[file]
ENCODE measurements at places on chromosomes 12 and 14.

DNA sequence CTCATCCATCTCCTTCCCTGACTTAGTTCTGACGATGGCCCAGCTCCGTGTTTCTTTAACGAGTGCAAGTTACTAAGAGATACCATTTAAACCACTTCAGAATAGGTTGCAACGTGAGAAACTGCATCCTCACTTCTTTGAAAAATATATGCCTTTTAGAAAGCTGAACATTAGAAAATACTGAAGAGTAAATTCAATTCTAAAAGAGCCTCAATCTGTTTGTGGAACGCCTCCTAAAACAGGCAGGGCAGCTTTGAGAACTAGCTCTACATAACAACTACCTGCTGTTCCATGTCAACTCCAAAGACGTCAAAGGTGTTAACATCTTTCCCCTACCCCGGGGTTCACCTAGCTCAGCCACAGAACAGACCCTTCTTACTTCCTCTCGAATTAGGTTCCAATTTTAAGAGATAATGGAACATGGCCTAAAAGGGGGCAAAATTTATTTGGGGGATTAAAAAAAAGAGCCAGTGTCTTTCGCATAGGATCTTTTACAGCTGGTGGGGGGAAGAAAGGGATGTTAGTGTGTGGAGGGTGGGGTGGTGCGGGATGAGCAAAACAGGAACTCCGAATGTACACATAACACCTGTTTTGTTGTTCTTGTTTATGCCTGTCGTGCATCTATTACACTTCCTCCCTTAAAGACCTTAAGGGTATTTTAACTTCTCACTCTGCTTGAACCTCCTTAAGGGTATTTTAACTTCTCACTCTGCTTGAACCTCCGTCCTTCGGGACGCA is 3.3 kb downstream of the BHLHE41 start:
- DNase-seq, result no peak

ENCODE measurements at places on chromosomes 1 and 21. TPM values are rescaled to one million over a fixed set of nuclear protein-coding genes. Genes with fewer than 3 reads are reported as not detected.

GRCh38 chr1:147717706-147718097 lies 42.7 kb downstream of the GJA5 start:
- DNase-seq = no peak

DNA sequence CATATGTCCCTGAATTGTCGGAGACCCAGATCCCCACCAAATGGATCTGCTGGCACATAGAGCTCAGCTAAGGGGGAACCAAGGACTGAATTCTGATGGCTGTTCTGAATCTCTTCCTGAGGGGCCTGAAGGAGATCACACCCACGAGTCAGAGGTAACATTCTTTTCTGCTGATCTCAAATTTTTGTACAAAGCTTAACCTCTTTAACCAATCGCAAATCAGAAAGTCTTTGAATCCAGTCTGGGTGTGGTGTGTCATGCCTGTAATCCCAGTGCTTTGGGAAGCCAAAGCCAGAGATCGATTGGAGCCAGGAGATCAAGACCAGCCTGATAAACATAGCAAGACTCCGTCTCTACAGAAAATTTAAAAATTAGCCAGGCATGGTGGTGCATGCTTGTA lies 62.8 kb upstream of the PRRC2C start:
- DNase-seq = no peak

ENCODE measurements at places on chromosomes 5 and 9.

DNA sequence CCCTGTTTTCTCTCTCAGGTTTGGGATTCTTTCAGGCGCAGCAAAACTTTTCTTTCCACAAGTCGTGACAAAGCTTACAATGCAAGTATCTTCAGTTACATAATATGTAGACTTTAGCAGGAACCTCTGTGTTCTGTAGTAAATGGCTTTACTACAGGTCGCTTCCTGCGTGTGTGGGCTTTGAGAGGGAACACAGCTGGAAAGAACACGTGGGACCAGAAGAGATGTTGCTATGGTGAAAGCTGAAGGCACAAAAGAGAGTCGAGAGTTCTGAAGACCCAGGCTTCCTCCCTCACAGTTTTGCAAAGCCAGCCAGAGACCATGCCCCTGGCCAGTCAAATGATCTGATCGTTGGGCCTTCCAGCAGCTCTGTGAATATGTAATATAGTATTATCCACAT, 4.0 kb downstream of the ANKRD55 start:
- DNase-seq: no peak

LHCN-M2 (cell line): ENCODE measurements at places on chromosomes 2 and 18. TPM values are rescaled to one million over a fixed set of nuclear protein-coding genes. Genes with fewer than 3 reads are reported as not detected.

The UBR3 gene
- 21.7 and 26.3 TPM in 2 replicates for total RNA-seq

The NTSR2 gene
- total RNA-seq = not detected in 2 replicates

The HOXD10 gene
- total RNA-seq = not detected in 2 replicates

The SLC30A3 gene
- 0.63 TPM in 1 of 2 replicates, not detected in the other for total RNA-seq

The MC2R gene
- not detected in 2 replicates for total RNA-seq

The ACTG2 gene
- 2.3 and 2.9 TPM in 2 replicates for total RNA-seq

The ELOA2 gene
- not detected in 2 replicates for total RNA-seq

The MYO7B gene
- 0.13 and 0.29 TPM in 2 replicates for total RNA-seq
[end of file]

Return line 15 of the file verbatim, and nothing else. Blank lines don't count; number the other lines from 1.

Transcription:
The NTSR2 gene